Socialist Worker

Parade defies Nazi threats

Issue No. 1708

Leicester Mardi Gras

Parade defies Nazi threats

THE NAZI National Front was halted last Saturday in its attempt to attack Leicester's Gay and Lesbian Mardi Gras parade. Local campaigners vowed that a city centre march would go ahead after the original parade had been cancelled earlier this year following threats from Nazis.

In the run up to last Saturday's parade organisers again received threats of violence from Nazis. Despite this, police allowed small bands of National Front skinheads to group in Leicester city centre. The police also allowed local "nationalist" Clive Potter to hold a "silent majority" protest against the Mardi Gras.

Potter was a prominent member of the National Democrats, a split from the Nazi National Front. He works at the Leicester Royal Infirmary and was a UNISON shop steward until suspended by the union after pressure from anti-Nazi campaigners. On the day people refused to be intimidated. Mardi Gras marcher Gillian told Socialist Worker, "I'm pretty angry that the NF are in Leicester. We have to face them peacefully, but we should block them."

As the Mardi Gras assembled, around 20 NF members held a "protest" in the city's shopping precinct. They gathered no support from shoppers in their sick attempt to link the paedophile issue with the gay community.

The Nazis were opposed by local members of the Anti Nazi League (ANL), who were joined by supporters from London, Nottingham and elsewhere. Yet it was the ANL that was targeted by the police instead of the Nazis. All the warm words by the police after the trial of Nazi bomber David Copeland about protecting minorities were shown to be worthless.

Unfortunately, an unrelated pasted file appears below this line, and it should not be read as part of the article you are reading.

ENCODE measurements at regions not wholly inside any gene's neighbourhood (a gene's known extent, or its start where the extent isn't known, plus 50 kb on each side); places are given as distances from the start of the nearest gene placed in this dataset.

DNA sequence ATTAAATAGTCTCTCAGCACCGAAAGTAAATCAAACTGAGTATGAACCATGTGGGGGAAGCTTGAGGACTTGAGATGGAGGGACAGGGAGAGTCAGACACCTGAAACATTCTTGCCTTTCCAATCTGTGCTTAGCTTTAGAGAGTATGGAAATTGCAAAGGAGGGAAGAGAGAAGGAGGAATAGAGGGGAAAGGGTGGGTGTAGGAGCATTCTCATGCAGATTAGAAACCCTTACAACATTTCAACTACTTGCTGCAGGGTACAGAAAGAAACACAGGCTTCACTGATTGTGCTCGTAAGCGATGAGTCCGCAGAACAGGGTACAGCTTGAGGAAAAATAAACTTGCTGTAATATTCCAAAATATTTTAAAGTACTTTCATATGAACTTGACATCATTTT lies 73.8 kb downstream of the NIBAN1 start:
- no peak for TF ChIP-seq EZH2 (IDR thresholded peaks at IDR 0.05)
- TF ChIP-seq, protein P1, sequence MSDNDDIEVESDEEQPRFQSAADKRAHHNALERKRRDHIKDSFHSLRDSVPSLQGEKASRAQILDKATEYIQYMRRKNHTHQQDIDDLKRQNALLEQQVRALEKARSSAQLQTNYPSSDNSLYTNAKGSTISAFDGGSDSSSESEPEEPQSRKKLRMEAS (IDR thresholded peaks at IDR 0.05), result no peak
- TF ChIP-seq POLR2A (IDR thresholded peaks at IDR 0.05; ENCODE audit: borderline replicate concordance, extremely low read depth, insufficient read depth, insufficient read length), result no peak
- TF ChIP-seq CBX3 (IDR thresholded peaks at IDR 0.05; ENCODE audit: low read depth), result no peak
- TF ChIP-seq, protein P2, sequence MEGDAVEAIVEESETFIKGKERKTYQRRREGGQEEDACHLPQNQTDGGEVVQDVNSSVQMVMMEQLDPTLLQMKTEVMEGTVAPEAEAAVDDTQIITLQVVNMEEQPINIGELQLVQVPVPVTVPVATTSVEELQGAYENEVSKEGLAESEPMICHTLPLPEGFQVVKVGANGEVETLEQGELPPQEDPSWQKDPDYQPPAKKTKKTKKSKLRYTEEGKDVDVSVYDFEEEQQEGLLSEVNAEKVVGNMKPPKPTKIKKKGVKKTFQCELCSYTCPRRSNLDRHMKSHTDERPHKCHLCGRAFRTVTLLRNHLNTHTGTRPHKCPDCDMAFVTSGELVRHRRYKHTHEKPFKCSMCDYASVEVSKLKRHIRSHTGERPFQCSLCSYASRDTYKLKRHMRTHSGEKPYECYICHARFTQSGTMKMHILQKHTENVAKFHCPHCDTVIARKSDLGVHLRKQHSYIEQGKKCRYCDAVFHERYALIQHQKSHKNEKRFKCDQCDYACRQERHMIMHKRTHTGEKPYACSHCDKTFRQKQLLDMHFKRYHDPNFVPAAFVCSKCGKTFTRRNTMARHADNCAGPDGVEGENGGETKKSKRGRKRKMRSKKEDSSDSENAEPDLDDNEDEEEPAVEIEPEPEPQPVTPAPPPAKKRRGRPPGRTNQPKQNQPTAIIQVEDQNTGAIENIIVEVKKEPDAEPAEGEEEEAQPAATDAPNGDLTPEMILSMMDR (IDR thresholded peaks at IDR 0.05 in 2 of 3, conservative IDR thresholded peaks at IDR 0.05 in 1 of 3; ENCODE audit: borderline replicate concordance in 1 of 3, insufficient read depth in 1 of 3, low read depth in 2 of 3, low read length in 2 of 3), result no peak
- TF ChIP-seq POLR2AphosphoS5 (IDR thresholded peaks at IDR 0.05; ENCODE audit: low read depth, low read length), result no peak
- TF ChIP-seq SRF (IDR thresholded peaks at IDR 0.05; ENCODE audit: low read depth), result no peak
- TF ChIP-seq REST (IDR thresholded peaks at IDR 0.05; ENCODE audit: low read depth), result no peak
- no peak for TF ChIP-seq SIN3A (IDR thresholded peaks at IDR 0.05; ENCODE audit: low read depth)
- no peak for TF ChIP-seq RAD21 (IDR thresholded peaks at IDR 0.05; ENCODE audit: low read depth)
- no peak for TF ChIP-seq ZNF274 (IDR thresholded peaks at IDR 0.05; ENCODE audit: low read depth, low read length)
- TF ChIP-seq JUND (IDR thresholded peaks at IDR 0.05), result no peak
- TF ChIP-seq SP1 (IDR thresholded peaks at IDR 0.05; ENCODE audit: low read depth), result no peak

As local Asian Davinder angrily said, "It's crazy that the police are allowing the Nazis to protest. You don't need a degree to see what the scum are all about." As the Mardi Gras parade approached the place where the Nazis were gathered, the police pushed back the ANL cordon. Incredibly, they then allowed the NF to come nearly right up to the march.

The NF was allowed to mouth obscenities. In contrast city centre shoppers clapped and cheered the Mardi Gras parade. The police even stopped the parade for ten minutes while the NF supporters stood across the route, screaming abuse and giving Nazi salutes.

The 300-strong parade eventually marched into the local park victorious. But the need for an anti-Nazi mobilisation was clear. If people hadn't physically opposed the NF, the march would have been in danger.

  • For details of the campaign to get Clive Potter sacked phone the ANL on 020 7924 0333 or visit the website on www.anl.org.uk

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Sat 5 Aug 2000, 00:00 BST
Issue No. 1708
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